1. Renewal. This focuses primarily on the bonfire ritual.
2. Hospitality for the dead. 3. Dissolution: disguises, trickery,
etc. 4.Timelessness: the momentary escape from the linear
progression of Time encourages the practice of divination.
5. Sacrifice: The Harvest must be paid for, so the spirits
of the Land receive Tribute." (p. 108)
Kondratie articulates what was once widely held
to be the essence of the festival when he says:
"The Year's plunge into winter is also
a plunge into the deep sea-waters of Death. ...In practical
terms, this means letting go: allowing the heightened energy
of the samos-phrase, (life - summer experience) which we have
been drawing on constantly to fuel many activities at the
conscious level, to slip out of our control and sink back
into the formless depths of the ocean-womb, there to await
rebirth at the proper time. ...The absence of light will,
in the meantime, bring about new modes of consciousness appropriate
to it, stressing memory and reflection over observation and
action. Without such a period for re-processing and re-assimilating
past experience, there could be no growth to a new stage."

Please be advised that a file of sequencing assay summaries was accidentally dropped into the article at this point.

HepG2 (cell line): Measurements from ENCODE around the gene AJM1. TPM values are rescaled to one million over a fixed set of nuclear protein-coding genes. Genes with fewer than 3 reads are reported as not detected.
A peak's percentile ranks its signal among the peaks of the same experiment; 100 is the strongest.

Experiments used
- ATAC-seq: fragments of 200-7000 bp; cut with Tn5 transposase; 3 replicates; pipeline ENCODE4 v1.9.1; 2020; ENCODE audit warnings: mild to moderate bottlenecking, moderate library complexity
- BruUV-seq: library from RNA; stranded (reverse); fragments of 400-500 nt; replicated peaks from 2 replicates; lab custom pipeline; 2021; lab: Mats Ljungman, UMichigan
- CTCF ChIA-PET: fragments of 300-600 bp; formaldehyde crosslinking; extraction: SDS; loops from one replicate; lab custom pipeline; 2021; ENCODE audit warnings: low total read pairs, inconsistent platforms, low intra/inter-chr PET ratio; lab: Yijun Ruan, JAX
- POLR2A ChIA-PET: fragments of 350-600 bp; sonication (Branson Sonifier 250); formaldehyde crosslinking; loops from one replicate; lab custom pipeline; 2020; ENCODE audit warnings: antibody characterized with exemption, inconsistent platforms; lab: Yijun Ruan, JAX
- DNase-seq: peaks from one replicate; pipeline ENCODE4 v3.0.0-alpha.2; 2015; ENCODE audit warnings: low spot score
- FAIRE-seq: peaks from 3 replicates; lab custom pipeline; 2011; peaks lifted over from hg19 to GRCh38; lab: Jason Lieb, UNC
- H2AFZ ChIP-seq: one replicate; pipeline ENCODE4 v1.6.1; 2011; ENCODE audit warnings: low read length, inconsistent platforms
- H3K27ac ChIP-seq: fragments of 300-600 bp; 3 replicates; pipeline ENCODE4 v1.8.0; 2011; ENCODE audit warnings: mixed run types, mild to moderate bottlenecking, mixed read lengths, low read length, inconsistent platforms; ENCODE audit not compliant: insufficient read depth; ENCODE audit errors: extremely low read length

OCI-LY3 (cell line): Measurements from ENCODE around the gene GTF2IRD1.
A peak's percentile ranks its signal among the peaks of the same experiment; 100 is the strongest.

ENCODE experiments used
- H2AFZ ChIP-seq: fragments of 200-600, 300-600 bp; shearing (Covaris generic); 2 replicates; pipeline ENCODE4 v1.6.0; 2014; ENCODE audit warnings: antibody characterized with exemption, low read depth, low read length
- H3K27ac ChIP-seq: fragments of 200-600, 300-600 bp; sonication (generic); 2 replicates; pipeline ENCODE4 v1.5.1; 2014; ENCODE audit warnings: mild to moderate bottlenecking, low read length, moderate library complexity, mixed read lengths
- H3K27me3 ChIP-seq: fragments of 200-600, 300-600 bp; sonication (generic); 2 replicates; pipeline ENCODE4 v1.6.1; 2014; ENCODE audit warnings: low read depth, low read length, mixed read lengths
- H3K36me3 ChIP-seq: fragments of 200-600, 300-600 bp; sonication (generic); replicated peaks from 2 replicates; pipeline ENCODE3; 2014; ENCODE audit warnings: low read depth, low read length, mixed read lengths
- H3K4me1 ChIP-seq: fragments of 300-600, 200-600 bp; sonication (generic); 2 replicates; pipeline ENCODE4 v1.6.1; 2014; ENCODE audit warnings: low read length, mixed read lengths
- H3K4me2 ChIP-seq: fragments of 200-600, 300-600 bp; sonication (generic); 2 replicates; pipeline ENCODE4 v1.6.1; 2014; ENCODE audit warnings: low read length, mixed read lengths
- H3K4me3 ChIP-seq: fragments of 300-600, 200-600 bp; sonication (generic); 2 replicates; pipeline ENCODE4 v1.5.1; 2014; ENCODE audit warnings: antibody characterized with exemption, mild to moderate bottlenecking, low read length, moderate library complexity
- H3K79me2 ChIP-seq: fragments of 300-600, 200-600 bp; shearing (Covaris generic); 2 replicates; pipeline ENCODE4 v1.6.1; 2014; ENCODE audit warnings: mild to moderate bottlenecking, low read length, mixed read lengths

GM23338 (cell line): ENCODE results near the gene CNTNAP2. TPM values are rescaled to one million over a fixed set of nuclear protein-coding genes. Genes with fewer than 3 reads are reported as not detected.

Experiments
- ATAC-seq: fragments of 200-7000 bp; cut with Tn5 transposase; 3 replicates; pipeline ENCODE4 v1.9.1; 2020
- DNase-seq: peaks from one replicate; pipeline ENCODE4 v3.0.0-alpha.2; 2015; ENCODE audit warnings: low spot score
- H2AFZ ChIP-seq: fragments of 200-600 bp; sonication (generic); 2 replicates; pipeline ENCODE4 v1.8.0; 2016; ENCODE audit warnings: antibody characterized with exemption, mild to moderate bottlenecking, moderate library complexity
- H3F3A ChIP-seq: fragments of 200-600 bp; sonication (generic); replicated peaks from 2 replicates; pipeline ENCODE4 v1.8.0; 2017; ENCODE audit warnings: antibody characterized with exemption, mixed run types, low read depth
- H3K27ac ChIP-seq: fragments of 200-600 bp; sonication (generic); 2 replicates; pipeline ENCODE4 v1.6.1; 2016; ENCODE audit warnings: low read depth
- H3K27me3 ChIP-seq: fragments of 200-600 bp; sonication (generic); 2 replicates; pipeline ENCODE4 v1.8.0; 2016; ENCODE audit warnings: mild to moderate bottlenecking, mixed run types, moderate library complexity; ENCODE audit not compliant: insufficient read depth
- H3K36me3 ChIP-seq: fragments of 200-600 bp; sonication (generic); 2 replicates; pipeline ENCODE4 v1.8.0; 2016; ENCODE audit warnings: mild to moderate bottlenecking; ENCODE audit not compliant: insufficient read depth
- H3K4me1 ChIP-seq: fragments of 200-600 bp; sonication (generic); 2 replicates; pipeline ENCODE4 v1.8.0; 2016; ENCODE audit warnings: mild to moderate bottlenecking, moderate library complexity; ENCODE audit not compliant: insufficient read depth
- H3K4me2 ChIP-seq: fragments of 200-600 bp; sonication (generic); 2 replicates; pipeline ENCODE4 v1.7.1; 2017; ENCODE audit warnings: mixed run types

The commodification of Halloween signifies a
degree of alienation from our nature, as well as the natural
world. In the former we repress our primeval need for a period
of productive slumber, and in the later, we hold that technology
has made us independent of the cycles and restraints of the
biosphere. This accords with what the novelist and political
activist Arundhati Roy said on the subject of commodification,
or what might be called the denaturing of the world:
"Down at the Mall there's a mid-season
sale. Everything's discounted - oceans, rivers, oil, gene
pools, fig wasps, flowers, childhoods, ... wisdom, wilderness,
civil rights, ecosystems, air - all 4,600 million years of
evolution. It's packed, sealed, tagged, valued and available
off the rack." (Frontline, 11th October 2002)